Successful business-woman Mrs Madi Sharma of the European economic and social committee addressed the recent ERIO seminar in Brussels. She spoke of the need to think outside of the box in our approaches to Roma equality. Mrs Sharma also underlined the importance of groups working with rather than for the Roma and equally of the need to loose the ‘blame culture’. On a practical level, she emphasised the importance of the independence and sustainability of organisations. The application process has resulted in grants and other funding being awarded to those who know how to wrote applications rather than those who could make best use of it. On this point, Mr Ronald Lucardie of Cordaid added that donor organisations wuld be better off to consider relationships with ‘clients’ rather han ‘partners’. NGOs in turn should consider what they could do or create rather than what they could do with the money available.

Mr Alvaro Oliveira, lawyer at the European Commission, introduced a more technical legal side of Multiple Discrimination to the seminar. “Prejudice is a big country and there are no borders”, he stated, “lawyers and judges have to fit laws to reality rather than reality to laws.” He discussed different types of Multiple Discrimination. The first is where discrimination arises because of the combination of more than one factor working in parallel. The second type refers to an accumulation of factors which would each lead to discrimination in its own right. Regarding the first of these in particular, Mr Oliveira discussed the difficulty in finding comparators. He suggested that considering the fairness of caution would be better than trying to use a comparator.  


Working group with Ronald Lucardie (Cordaid) and Andor

Urmos (Hungarian Ministry of Equal Opportunities)


Mr Andor Urmos of the Hungarian Ministry of Equal Opportunities gave a presentation on the difficulties faced in implementing equal opportunities policy in his country and also in data collection. The challenge regarding data collection is threefold: organisations have various difficulties handling sensitive data, particularly in Hungary, due to historical factors: Roma’s historical experience has led to a widespread mistrust and unwillingness to disclose information. Finally, only one third of Hungary’s Roma are registered by the most recent census.


The general situation of Roma, gleaned from available information, is that they live primarily in the north-east and the southwest of the country. A map showing the unemployment rates is strikingly similar and furthermore shows the rate in these two regions to be six times that in the central capital, Budapest. School segregation, despite being illegal is still a reality and there are 178 homogeneous Roma schools and around 3000 homogeneous classes. There are also problems in healthcare segregation, where doctors pander to non-Roma patent’s racist requests so as not to rock the boat. Unemployment is particularly pressing because of labour shortages elsewhere in Hungary. The key is seen as a mobility policy to facilitate all aspects of internal migration and commuting. Because of the lack of ethnic data but with correlation between region and circumstance, the Ministry uses geographical targeting. Although not officially used, positive action has seen Roma being installed in Ministries as civil servants and as Roma managers in labour offices and assistants in schools. The equal opportunities funding policy awards grants on condition of equal opportunities creation, for example a grant for new windows may be awarded to a school upon delivery of a desegregation policy. Such projects must first be approved by a Ministry expert and are subject to a follow-up. The link between funding and equal opportunities has been found to help push the idea through local resistance. Mr Ronald Lucardie of Cordaid gave a résumé of the seminar so far, providing a much needed reflection on what had been put forward. The following discussion concluded that while historical and cultural factors held back the pace of change, the situation for the Roma was changing faster now than ever before.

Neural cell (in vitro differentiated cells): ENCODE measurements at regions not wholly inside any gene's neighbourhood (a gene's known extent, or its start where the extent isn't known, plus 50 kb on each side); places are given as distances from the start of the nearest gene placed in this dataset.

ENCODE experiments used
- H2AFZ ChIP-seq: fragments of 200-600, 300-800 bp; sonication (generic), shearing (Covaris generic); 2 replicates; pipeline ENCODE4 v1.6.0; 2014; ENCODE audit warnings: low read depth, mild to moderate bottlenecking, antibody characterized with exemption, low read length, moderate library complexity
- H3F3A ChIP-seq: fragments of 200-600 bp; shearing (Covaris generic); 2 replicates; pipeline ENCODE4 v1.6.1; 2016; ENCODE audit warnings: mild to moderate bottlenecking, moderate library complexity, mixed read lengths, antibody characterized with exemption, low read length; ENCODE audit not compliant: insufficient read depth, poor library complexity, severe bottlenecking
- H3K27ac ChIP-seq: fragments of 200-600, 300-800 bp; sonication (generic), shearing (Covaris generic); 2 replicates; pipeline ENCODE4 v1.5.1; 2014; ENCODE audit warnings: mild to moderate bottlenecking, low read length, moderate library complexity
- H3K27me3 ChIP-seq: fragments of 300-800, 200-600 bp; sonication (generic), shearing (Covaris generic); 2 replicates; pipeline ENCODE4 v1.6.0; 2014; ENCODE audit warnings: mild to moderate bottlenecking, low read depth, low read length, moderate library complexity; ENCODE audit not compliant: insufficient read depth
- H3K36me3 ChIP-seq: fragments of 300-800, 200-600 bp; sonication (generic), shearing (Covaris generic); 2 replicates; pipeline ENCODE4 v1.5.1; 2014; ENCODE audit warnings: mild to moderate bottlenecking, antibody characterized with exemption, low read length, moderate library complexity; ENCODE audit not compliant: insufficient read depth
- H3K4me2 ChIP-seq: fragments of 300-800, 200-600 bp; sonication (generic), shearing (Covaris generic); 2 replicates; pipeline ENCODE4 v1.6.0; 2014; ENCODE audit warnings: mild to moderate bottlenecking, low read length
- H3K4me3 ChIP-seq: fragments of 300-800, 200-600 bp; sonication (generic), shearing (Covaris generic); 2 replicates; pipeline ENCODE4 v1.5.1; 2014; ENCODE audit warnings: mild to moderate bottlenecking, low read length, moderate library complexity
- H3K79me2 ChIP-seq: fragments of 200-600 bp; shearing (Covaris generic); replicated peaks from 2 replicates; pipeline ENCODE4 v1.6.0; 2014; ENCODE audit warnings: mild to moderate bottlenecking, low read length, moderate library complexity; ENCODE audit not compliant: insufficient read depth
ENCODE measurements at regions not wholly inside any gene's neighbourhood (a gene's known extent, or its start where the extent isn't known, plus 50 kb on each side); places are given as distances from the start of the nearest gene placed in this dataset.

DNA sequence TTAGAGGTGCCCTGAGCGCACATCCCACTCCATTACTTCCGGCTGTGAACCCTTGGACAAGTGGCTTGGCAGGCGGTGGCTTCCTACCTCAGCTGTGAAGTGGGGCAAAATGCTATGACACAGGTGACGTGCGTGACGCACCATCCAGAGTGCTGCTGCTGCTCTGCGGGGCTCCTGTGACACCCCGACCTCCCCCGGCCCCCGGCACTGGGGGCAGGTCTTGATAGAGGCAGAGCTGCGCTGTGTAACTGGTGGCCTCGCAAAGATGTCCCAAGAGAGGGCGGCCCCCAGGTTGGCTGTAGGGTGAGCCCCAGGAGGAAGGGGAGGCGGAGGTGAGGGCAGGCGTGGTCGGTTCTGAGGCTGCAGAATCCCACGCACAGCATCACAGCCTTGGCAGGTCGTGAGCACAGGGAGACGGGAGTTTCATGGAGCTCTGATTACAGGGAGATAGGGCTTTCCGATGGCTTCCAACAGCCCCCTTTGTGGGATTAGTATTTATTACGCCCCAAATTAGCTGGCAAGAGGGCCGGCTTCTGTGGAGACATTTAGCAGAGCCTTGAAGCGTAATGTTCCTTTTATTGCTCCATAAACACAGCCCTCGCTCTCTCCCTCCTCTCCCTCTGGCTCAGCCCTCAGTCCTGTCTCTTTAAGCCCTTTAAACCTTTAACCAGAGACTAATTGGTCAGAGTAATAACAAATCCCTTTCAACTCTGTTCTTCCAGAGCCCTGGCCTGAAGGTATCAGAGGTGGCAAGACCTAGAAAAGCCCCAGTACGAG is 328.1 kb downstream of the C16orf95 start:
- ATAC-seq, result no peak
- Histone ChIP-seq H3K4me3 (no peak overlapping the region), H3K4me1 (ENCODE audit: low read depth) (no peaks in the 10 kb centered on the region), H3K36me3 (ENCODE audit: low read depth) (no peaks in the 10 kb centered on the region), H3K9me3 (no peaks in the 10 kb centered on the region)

To see the pictures of the Seminar on Flickr go to:[email protected]/sets/72157606004